A similar issue has raised hackles in the Ukranian language itself. The use of the preposition na “on,” before “Ukraine,” has been scrapped for v “in,” within Ukraine. According to this site, the Ukranian government requested the change in 1993. Russian prescriptivists, quoted on the same site, continue to demand na, based on “tradition”:
Литературная норма не может измениться в одночасье из-за каких-либо политических процессов.
“Literary norms cannot change overnight because of any political process.”
Some have pointed out that the style guides of many newspapers and magazines, including The Washington Post and The Economist, have explicitly required the use of “Ukraine” rather than “the Ukraine” after its independence. (I don’t have a copy of these style guides, so I can’t confirm, but there are secondary sources online which mention the shift.)
I did a Google Ngram search to see the frequency of the phrases “in Ukraine” and “in the Ukraine” over the last 50 years in books. There’s a definite shift around 1993, soon after Ukranian independence (and the same year that the Ukranian government requested the preposition shift from “on” to “in”) from “the Ukraine” (red) to “Ukraine” (blue). Click the image below for a larger version.
Similar data for the phrases “from the Ukraine” (red) and “from Ukraine” (blue).
As someone who has been using “the Ukraine” for the past decade, I guess I’ll have to make a shift to the apparently more acceptable “Ukraine.”
But what about the Democratic Republic of the Congo? (The) Congo’s name refers to the Congo River, which itself refers to the pre-colonial Kongo Kingdom. Some sources use “the Congo” whereas others use “Congo.” The official name of (the) Congo uses a definite article: “the Democratic Republic of the Congo,” similar to other definite-articled nations like “the Republic of the Gambia” (the Gambia) and unlike nations such as “the Republic of South Africa” (merely South Africa).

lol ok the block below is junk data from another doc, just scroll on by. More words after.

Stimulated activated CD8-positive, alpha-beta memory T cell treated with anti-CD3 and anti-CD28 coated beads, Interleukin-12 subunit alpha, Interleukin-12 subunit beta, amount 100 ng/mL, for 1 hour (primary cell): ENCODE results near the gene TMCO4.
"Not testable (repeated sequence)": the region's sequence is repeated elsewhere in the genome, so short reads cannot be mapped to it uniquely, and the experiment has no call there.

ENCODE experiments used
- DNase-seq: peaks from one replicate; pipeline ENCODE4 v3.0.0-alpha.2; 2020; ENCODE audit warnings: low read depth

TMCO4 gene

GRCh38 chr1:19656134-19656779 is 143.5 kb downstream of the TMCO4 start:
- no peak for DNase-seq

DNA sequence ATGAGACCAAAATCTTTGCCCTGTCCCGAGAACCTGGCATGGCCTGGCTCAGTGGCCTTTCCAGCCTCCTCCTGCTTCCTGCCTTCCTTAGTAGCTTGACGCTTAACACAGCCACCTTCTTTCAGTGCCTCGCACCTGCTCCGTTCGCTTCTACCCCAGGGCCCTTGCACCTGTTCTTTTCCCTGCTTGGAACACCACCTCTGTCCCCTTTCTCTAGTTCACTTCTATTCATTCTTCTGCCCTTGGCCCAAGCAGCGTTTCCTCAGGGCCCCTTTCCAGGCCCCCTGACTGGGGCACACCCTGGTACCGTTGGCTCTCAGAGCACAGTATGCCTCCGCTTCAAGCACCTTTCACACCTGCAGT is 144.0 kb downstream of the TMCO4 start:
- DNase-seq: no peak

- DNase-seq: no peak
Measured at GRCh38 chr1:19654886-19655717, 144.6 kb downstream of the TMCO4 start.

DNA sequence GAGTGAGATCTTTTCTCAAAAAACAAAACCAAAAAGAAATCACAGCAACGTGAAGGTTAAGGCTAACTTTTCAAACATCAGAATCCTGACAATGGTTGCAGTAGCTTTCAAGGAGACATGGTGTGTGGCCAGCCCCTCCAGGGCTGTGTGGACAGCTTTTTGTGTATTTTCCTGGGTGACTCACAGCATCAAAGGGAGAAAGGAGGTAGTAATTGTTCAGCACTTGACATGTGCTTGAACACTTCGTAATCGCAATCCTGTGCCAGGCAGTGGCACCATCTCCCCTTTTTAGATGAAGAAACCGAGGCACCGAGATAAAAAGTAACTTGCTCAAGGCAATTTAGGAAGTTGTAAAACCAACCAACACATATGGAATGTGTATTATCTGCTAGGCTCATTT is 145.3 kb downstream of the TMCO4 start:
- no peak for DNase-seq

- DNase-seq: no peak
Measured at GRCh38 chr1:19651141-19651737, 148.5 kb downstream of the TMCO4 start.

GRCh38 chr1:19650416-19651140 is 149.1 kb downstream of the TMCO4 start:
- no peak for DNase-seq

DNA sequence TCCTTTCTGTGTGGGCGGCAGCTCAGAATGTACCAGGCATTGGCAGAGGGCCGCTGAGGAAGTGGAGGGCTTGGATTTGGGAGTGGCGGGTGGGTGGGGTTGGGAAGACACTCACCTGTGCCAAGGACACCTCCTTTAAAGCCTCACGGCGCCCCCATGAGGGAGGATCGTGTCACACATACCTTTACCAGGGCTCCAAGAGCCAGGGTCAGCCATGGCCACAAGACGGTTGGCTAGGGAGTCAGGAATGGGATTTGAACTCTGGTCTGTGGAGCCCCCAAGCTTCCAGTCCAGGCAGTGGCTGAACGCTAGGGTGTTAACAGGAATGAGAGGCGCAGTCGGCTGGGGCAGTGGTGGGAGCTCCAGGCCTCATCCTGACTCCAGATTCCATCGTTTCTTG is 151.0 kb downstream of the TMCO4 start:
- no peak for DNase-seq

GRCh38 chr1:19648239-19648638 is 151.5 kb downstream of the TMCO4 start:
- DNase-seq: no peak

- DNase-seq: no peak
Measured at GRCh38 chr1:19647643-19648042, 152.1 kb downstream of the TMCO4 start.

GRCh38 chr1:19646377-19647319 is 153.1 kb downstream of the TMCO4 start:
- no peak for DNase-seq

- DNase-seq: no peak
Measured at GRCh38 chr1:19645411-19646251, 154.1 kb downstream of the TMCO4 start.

People I know who have traveled often to (the) Congo, including my undergraduate advisor Brian Hare, call it “Congo.” News outlets, such as CNN, also use “Congo.” But check out these Google Ngram graphs.
“From Congo” versus “from the Congo” usage from 1800-2000. “From the Congo” (red) is significantly more popular.
Similar data for “in Congo” (blue) versus “in the Congo” (red).
Perhaps the continued popularity of the phrase “the Congo” is due to the recurrence of the imagery of the Congo rainforest (a geographical feature) over references to the actual nation. My advisor Brian Hare’s globetrotting author wife Vanessa Woods wrote a book about bonobos (who live almost exclusively within [the] Congo) and the subtitle of the book uses the phrase “the Congo.” But was that usage referring to the country or to the rainforest? It’s debatable.
So while Miss Teen South Carolina was clearly veering from popular usage when she called Iraq “the Iraq,” other cases aren’t so clear. It’s worth noting that some languages draw a bright line — French, for example, tacks on a definite article to all non-neuter-gender countries: even though “the France,” “the Greece,” and “the India” might sound strange to us, “la France,” “la Grèce,” and “l’Inde” are par for the course in France.